Beth Kransberger, associate dean for student affairs at Thomas Jefferson School of Law (TJSL), said the school has always reported its data “accurately, fully and completely.” TJSL is the target of a $50 million class-action lawsuit filed in May by Anna Alaburda, a 2008 honors graduate who can’t find a full-time job. The suit, which charges the school with unfair business practices, false advertising, fraud and misrepresentation, said Alaburda relied on U.S. News statistics that showed an 80 percent employment rate for its graduates. She “would not have enrolled at TJSL ― and consequently would not have incurred $150,000 in school loans ― but for TJSL’s false and misleading statements,” the suit said. It continued: Alaburda “is not optimistic that she will work as a full-time attorney at any point in her career.”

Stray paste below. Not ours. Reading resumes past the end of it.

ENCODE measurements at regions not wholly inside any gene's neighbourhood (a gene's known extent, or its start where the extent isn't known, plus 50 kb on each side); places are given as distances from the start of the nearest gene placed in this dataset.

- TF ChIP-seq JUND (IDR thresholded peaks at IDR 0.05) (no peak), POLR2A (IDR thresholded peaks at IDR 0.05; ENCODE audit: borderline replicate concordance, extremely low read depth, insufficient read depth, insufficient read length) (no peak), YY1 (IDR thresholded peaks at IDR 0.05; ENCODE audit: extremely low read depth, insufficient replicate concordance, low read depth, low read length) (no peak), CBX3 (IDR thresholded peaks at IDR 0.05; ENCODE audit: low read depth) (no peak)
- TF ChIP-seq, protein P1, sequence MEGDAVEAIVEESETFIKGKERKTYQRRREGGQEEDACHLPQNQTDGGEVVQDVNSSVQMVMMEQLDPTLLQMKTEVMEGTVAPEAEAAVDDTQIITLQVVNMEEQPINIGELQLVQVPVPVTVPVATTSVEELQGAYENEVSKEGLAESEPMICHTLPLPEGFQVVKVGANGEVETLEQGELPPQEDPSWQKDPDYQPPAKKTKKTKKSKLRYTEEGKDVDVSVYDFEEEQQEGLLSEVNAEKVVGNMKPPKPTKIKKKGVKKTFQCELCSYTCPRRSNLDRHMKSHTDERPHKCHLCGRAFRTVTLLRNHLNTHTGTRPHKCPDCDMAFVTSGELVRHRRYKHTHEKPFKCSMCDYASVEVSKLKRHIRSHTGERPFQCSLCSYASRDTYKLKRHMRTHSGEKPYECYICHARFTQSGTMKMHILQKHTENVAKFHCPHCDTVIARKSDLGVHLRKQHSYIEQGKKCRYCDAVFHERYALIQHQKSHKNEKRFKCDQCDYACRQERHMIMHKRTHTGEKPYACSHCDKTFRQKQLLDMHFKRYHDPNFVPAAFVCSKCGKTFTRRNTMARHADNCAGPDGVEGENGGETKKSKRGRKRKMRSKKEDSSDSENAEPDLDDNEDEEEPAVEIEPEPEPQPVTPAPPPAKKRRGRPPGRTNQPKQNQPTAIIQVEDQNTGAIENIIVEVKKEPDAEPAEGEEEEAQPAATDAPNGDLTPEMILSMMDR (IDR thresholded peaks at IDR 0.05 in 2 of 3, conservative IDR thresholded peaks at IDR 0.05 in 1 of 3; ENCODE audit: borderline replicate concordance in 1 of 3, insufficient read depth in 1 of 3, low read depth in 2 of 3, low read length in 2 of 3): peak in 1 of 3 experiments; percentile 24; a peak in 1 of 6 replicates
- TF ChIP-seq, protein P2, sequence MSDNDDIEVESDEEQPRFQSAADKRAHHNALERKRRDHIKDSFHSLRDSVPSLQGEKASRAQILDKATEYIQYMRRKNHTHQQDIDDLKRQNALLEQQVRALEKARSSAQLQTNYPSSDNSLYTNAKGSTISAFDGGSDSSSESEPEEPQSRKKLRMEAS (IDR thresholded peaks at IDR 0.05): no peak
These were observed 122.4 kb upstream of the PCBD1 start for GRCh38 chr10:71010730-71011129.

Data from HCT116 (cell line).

Kransberger said she doesn’t believe Alaburda or any other students “worth their salt” base their choice of a law school solely on the U.S. News rankings. “The costs and stakes are too great,” she said. She added that more detailed information than what is printed in U.S. News is available from the ABA and NALP. “This is an interesting time in the U.S. as we have a difficult economy and the issue of student loan debt is coming to the forefront. And we just unfortunately happen to be the school that (Brian Procel, the lawyer who filed the class-action suit on behalf of Alaburda) chose to turn his gunsights on.”
In the wake of the ABA action, Robert Morse, director of data research for U.S. News & World Report, wrote in a blog that the new ABA standards “should result in a significant improvement in both the quality and quantity of post-J.D. employment data.” He said “there is a very strong likelihood that U.S. News will change the way it computes ‘at graduation’ and ‘nine months after graduation’ legal placement rates” because of the new requirements.